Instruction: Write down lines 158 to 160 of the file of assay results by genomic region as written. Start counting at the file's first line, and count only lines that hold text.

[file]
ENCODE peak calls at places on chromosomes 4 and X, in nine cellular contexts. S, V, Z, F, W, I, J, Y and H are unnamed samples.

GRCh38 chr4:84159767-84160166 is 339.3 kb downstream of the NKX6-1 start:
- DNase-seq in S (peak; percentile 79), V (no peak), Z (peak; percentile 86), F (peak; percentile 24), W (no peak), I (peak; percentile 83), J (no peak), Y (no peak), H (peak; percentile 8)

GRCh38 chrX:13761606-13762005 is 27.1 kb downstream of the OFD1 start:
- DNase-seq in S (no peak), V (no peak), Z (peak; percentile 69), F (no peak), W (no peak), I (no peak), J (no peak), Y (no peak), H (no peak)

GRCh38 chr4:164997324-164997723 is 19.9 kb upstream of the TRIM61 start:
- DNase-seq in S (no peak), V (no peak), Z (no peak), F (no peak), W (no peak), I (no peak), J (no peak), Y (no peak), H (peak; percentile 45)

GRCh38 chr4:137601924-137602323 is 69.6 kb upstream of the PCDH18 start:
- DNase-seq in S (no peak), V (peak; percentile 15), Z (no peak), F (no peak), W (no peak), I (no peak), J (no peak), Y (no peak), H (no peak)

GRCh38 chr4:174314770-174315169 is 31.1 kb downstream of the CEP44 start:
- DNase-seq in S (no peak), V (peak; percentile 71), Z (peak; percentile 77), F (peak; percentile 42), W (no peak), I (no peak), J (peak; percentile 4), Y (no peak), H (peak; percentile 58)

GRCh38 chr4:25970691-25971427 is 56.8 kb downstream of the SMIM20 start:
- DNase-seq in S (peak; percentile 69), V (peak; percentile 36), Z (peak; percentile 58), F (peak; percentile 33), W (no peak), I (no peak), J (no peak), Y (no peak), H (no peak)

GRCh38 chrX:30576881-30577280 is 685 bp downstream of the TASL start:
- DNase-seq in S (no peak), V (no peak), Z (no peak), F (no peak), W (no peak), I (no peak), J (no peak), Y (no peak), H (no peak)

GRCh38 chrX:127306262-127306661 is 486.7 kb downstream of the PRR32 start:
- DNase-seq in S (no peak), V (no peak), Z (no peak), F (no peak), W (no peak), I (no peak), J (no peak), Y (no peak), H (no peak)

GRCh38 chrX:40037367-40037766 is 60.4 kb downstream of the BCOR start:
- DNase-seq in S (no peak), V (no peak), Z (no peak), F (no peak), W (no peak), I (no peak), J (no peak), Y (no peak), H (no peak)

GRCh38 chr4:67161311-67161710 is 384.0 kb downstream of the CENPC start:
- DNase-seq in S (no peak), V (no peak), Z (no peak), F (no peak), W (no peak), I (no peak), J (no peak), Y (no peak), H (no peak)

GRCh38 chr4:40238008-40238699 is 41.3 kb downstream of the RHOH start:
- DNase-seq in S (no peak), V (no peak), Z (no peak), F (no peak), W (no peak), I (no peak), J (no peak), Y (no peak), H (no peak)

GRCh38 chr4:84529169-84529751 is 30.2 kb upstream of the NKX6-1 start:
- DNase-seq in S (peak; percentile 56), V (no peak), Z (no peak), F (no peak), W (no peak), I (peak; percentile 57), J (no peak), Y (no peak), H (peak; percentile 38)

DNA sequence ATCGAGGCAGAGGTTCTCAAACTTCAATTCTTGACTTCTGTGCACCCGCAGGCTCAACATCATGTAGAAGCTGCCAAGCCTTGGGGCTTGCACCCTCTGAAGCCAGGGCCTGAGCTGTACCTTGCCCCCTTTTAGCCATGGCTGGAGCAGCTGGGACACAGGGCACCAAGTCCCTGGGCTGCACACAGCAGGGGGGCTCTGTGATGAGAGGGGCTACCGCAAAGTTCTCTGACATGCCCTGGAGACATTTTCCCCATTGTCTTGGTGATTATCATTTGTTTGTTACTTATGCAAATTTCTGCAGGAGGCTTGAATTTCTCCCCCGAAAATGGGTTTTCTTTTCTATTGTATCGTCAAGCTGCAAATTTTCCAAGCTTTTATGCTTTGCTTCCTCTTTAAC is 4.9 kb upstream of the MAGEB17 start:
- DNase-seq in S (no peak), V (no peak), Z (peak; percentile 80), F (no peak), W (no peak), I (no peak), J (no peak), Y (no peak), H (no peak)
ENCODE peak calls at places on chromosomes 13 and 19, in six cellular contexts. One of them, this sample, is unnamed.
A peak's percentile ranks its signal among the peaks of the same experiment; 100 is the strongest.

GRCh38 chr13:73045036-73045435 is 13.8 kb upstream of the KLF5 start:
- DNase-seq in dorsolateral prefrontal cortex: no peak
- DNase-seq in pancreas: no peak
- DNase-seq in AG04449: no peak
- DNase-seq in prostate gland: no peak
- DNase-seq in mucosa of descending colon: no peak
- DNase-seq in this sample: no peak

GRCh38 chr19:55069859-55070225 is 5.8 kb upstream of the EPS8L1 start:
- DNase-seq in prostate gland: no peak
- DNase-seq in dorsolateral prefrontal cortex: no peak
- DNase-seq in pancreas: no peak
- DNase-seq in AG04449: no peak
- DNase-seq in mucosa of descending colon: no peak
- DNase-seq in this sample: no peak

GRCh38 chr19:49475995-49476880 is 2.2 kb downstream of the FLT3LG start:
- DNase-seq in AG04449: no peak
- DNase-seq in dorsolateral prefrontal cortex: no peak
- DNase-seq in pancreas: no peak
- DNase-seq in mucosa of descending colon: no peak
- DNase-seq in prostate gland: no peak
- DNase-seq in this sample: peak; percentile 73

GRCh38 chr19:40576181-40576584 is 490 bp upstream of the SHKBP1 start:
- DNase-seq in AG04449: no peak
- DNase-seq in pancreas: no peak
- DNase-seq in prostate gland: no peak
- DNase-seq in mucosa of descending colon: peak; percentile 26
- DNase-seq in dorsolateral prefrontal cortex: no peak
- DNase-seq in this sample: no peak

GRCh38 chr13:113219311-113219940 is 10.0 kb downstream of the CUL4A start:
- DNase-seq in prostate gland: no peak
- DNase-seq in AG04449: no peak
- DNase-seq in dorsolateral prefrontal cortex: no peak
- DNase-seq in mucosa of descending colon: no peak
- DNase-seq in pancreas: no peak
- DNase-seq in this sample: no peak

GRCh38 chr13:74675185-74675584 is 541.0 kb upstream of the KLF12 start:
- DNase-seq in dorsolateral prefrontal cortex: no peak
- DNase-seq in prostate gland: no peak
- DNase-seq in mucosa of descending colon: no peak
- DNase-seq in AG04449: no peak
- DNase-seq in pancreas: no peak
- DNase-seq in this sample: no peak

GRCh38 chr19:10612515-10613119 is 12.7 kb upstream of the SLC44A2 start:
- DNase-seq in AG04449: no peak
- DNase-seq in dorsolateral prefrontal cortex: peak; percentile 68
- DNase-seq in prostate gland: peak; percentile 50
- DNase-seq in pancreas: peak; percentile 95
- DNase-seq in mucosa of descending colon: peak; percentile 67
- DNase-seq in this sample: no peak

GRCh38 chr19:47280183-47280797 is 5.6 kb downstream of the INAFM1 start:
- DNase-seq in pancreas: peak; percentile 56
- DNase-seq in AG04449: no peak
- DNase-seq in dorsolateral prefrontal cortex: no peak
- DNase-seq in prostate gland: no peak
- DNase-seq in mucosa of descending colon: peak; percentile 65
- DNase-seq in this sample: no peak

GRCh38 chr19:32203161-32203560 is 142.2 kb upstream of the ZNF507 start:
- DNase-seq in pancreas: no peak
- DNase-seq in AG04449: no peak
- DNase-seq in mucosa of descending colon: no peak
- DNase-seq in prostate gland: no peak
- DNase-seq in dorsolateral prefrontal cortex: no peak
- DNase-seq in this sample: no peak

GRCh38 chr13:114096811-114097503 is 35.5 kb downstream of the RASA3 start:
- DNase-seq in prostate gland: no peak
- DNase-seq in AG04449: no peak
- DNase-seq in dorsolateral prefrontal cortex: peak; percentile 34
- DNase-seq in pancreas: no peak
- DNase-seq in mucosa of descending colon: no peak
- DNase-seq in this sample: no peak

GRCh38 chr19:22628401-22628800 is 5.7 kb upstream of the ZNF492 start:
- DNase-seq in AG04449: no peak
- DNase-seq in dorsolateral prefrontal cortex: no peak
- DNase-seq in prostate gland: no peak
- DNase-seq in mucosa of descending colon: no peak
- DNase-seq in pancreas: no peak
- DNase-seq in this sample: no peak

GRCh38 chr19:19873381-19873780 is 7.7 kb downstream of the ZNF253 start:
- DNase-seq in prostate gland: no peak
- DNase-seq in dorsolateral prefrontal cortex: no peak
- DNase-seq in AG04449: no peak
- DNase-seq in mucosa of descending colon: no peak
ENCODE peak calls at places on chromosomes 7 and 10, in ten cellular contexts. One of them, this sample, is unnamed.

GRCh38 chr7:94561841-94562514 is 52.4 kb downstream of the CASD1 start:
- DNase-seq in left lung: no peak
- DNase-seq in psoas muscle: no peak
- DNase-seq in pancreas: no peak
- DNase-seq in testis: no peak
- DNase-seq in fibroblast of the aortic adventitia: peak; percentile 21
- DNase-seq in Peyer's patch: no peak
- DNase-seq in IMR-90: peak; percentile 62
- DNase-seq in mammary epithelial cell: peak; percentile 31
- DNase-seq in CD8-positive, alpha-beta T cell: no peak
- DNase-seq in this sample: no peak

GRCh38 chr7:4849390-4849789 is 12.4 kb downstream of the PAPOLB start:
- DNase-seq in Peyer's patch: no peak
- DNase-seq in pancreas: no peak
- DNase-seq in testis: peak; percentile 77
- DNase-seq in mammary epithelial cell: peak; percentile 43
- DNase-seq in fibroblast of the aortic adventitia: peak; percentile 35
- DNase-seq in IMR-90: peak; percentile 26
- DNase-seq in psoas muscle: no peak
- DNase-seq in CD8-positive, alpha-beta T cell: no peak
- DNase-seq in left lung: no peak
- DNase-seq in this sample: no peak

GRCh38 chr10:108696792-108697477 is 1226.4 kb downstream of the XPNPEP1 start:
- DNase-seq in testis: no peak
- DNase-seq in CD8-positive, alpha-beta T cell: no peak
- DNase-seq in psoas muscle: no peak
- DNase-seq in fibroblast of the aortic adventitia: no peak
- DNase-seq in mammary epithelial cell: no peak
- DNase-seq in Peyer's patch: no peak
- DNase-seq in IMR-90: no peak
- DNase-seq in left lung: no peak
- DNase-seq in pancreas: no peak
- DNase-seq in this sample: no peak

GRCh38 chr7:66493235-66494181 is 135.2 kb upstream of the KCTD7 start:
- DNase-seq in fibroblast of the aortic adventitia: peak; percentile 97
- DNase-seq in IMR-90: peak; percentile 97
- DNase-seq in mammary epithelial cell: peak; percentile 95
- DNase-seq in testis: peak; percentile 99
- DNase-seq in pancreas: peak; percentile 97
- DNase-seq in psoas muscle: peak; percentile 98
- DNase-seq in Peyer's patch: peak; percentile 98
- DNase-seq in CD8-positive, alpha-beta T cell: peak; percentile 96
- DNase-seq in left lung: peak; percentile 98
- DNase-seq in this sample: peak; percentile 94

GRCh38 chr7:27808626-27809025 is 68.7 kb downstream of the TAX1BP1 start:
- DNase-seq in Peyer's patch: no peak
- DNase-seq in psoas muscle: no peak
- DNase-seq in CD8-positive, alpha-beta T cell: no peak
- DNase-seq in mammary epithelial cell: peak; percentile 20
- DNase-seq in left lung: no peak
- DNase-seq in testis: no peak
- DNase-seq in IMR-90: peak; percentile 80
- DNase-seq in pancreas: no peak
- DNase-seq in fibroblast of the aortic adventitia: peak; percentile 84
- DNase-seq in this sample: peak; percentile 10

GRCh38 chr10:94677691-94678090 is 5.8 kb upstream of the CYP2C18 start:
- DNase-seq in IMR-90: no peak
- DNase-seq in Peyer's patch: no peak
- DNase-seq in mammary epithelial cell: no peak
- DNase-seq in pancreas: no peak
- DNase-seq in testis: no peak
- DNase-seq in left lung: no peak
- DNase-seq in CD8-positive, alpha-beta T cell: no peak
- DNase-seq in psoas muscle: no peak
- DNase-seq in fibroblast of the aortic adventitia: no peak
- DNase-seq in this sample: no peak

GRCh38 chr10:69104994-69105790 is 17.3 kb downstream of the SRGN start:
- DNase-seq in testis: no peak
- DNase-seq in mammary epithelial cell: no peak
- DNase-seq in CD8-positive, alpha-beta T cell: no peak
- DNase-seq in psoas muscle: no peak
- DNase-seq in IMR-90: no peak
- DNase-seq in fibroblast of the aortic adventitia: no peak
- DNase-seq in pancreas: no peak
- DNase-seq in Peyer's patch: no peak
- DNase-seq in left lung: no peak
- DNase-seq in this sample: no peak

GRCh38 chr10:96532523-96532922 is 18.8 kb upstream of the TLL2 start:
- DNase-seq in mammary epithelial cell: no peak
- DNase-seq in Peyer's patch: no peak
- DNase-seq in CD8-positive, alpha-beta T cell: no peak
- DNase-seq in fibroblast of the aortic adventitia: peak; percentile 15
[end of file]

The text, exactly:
- DNase-seq in Peyer's patch: no peak
- DNase-seq in psoas muscle: no peak
- DNase-seq in CD8-positive, alpha-beta T cell: no peak